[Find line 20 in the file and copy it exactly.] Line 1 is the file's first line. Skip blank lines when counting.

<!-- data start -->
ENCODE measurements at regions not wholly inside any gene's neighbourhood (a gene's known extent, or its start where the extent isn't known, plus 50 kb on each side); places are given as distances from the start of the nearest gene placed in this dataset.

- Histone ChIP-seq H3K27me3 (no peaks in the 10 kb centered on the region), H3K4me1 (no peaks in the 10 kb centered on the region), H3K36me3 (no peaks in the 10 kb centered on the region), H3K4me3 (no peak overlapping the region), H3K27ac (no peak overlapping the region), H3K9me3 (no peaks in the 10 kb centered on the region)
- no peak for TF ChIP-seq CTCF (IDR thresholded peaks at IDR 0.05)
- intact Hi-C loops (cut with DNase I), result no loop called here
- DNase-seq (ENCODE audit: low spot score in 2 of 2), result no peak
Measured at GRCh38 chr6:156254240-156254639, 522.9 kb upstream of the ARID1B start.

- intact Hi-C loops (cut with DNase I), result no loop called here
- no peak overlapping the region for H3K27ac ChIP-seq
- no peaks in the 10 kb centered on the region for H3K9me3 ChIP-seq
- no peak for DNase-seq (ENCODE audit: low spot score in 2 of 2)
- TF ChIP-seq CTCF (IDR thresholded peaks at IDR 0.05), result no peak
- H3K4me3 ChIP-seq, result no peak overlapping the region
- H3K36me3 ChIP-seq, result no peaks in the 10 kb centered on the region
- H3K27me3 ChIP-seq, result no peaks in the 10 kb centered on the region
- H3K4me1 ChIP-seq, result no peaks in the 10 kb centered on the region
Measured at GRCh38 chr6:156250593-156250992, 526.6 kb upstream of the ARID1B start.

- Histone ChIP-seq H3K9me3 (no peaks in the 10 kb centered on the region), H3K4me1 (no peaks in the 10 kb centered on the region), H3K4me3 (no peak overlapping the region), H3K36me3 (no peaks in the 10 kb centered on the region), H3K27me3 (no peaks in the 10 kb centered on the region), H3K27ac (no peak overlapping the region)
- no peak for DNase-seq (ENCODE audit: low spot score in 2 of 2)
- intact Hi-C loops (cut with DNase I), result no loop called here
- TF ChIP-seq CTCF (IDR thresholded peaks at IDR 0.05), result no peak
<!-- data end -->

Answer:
- TF ChIP-seq CTCF (IDR thresholded peaks at IDR 0.05), result no peak